SUPER BOWL LI: Business vs. Politics?

During this year’s Super Bowl, we saw a number of commercials that appeared to either explicitly or implicitly, take a political stance. A lumber company tackled immigration. An automobile company addressed gender equity. A tech company embraced diversity.

These messages were broadcast to a huge audience; according to Nielsen, Super Bowl LI was the fifth highest watched TV program ever with over 111 million viewers.


And while the uptick in political undertones was obvious on Sunday night, the truth is that the majority of companies have not taken strong public stances on social and political issues.  While the assumption is that this uptick is in response to this President and the new political environment, the data shows that the public expectations for companies to weigh in has actually been growing for years.

Americans expect companies to do more. According to GSG’s annual Business & Politics study, 81% of Americans believe that businesses should take action to address important issues facing society. And 84% of Americans believe that businesses have a responsibility to bring social change on important issues, just behind the President (89%) and Congress (92%).  The data shows that there are real reputational, and potentially bottom line, benefits for companies willing to jump into the political discourse.

Those companies that ran spots in one of the most high-profile advertising venues in America certainly got a lot of attention – regardless of whether or not they said their ads were intentionally aimed at the new administration.

What we know, and we bet they do too, is that the election of Donald Trump does not mean that Americans no longer care about values such as diversity and inclusion, the rights of immigrants, or environmental stewardship. Nearly 66 million Americans, more than half of the total electorate, chose to support Hillary Clinton, the candidate who promoted these values. And per exit polls, even Trump voters did not uniformly embrace all of his positions.

Given that, it seems foolish to assume that there is not room for companies to continue to engage on these issues, particularly those for whom these have been central brand values and part of their corporate culture.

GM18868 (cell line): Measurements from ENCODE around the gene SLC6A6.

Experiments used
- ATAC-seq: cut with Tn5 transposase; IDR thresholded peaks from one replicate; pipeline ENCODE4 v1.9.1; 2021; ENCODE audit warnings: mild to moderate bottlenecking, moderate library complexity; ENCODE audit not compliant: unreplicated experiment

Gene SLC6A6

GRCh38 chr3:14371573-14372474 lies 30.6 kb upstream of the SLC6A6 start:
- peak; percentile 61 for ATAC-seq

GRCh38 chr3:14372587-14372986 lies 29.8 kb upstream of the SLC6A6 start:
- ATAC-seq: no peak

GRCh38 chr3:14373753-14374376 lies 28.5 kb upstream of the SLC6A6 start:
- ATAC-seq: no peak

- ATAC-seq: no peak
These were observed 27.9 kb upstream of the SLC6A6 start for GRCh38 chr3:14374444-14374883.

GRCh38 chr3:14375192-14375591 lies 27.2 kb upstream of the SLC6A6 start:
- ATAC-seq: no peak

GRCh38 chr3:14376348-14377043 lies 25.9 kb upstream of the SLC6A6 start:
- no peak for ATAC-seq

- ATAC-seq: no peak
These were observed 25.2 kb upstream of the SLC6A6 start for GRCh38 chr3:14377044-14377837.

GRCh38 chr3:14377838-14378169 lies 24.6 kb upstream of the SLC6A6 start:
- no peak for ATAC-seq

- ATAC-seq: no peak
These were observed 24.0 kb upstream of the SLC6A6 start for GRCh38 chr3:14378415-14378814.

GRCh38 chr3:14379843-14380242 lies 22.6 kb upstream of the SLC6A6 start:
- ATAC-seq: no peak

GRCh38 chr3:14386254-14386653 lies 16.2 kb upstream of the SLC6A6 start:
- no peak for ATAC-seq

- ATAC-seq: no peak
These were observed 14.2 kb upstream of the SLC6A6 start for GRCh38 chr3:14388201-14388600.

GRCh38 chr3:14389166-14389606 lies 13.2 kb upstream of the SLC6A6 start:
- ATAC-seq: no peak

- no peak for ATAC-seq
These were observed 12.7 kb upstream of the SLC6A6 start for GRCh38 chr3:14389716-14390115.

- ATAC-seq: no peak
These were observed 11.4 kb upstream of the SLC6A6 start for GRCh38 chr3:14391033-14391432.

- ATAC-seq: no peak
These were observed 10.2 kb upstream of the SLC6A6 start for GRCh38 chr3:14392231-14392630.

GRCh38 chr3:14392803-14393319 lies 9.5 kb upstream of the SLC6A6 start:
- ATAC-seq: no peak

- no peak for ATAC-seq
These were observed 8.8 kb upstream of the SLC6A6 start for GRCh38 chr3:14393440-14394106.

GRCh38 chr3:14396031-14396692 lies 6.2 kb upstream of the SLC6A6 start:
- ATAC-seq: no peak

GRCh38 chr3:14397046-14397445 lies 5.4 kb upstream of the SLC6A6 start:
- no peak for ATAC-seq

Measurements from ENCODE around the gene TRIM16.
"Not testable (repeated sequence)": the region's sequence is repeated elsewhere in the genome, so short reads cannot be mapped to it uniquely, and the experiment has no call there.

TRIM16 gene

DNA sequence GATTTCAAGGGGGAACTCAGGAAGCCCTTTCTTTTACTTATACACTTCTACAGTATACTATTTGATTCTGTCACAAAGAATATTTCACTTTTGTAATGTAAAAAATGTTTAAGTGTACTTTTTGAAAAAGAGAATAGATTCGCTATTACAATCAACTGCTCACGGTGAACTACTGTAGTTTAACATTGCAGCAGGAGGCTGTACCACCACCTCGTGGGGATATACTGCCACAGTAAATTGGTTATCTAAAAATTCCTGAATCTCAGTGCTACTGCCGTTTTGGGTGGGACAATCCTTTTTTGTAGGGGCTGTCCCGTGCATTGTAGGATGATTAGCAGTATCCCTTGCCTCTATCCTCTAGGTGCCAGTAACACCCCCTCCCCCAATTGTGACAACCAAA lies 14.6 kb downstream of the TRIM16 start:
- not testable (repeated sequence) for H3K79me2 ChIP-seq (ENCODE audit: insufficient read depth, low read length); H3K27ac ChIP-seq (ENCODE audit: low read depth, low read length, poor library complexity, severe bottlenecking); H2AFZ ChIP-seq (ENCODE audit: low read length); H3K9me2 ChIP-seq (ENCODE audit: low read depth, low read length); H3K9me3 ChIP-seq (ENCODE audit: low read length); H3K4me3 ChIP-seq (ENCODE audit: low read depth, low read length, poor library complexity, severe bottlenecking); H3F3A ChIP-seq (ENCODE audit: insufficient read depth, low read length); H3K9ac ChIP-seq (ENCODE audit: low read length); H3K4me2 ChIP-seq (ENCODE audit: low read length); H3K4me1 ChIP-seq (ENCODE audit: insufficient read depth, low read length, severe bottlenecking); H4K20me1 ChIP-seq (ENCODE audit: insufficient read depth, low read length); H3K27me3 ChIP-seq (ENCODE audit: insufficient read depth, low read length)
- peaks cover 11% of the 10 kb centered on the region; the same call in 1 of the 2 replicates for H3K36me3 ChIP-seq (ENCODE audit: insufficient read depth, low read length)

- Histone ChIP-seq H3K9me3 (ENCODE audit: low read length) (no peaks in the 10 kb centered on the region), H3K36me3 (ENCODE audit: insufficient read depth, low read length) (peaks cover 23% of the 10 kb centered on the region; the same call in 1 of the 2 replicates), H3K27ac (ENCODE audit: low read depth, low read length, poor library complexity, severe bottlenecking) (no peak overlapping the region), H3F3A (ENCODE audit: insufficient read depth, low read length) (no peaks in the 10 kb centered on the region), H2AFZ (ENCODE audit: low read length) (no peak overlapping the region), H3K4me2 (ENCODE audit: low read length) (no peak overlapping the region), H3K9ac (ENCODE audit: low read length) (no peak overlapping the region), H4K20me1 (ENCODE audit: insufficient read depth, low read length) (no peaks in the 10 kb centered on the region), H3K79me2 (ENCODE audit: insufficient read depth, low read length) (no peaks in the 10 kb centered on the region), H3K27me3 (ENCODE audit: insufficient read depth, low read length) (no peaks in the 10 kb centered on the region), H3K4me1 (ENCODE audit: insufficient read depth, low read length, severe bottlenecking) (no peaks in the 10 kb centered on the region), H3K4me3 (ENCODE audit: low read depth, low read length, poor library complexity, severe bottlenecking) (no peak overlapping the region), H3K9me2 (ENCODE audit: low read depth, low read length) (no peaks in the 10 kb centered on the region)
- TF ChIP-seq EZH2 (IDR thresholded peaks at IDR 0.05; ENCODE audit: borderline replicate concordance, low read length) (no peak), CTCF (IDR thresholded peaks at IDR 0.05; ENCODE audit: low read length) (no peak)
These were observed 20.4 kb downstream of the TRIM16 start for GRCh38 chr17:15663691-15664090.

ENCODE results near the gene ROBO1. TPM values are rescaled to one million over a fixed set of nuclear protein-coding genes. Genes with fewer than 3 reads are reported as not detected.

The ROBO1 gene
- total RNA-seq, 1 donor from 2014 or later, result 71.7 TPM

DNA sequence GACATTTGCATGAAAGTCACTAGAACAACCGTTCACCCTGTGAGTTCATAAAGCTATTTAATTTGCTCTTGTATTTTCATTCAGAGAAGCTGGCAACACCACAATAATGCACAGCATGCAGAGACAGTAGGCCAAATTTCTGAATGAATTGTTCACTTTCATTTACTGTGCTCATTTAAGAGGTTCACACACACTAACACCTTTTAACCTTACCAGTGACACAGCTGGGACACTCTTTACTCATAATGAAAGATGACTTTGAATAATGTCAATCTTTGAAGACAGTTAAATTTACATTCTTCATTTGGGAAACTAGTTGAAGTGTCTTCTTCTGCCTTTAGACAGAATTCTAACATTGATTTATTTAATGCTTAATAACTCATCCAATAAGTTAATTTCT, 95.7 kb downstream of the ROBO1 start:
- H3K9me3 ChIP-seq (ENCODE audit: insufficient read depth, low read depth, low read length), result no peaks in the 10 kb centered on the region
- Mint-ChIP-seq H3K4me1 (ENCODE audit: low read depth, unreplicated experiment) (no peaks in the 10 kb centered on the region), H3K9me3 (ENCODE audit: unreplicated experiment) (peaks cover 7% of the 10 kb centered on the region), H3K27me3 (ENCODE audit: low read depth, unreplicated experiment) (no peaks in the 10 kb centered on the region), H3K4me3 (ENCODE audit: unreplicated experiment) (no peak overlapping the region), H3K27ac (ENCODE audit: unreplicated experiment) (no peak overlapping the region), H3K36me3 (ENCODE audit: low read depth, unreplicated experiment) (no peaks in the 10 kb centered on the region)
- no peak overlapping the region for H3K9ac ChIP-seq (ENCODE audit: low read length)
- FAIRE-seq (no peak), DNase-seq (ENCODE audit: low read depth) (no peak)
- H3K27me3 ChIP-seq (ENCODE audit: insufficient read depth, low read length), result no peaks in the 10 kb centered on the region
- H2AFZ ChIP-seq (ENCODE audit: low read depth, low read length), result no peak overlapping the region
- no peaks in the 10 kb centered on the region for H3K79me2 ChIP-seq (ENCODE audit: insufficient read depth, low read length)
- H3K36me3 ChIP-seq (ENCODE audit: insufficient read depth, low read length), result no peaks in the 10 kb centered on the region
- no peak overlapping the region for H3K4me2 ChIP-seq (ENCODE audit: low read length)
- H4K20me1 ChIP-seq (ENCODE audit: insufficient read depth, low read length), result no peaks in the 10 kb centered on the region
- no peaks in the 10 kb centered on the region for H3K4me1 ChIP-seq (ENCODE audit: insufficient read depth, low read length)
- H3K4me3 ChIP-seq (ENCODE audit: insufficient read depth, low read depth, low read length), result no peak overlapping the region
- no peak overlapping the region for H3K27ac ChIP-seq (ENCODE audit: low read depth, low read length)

As we saw, Super Bowl viewers were ready to engage with ads with political messages. As the New York Times reported “Almost half of the time YouTube users spent watching ads on the service on Sunday was devoted to commercials tied to social and political topics.”

This effect was not just true of the larger brands, but also the less well known. The conversation on Twitter over the course of Sunday evening shows that stepping out has an impact. While Budweiser, Audi, AirBnb and 84 Lumber all saw a large uptick in discussion, 84 Lumber, the least-discussed of the brands in advance of the Super Bowl, saw the second highest peak and the greatest continued discussion of its ad (depicting an immigrants journey) online.


And they continued to promote their message about opportunity and inclusion:


Be assured that other brands are watching, and now have a much clearer picture of the visibility they can gain by taking a position on a controversial issue.  There will be more.

But, companies also need to keep in mind that increasingly, their communications will be viewed through partisan filters.

Ricardo Marques, a vice president at Budweiser, has said of the company’s ad: “This was not something we came up with at the last minute to make any sort of political statement.”  However the online reaction shows that very little can exist outside the political climate these days.  

GSG panels showed that viewers were more likely to engage with brands that echo their political beliefs. The most overtly political ad, 84 Lumber’s, had the most engagement from both sides.


As well as engaging more, viewers’ political beliefs governed how they felt about the ads. While Clinton voters were largely supportive of the positions taken, Trump voters responded angrily. The word cloud below shows the reaction on the night from Trump and Clinton voters to the immigration focused ad from  84 Lumber. The ads prompted Trump voters to discuss illegal immigrants and even prompted calls to #BoycottLumber84. For brands, choosing to engage in politics will provoke a political response – and navigating this with the public, especially existing customers, is a challenge.


We also saw that wading into political waters requires careful planning and should be inwardly focused and vetted, as much as advertised externally.  For example, Audi’s message on gender equity was well received by many:

pic 6

But outlets like the Huffington Post drew attention to the fact that, while Audi’s ad supported the message of gender equity, the company is far from progressive in the make-up of its leadership.


This distinction did not go unnoticed online. Discussion of Audi’s all white, all male board was an everpresent of conversation about the brand, as shown by the word cloud below. Super Bowl viewers were “fact-checking” the company’s credentials in real time through online research.


At a time when consumers have come to expect companies to engage in political and social issues, and are actively looking for brands that reflect their values, there is no bigger litmus test than advertising during the Super Bowl.  What we saw on Sunday is a sign of things to come.

Julie Hootkin and Tanya Meck are executive communications strategists that have been advising corporations on taking political and social stances since the trend emerged. They co-lead Global Strategy Group’s Corporate Impact Practice, which helps corporations build and protect their brands, reframe their corporate social responsibility (CSR) programs, and manage business implications in the new political environment. Luke Partridge and Brooke Karanovich also contributed to this post. 

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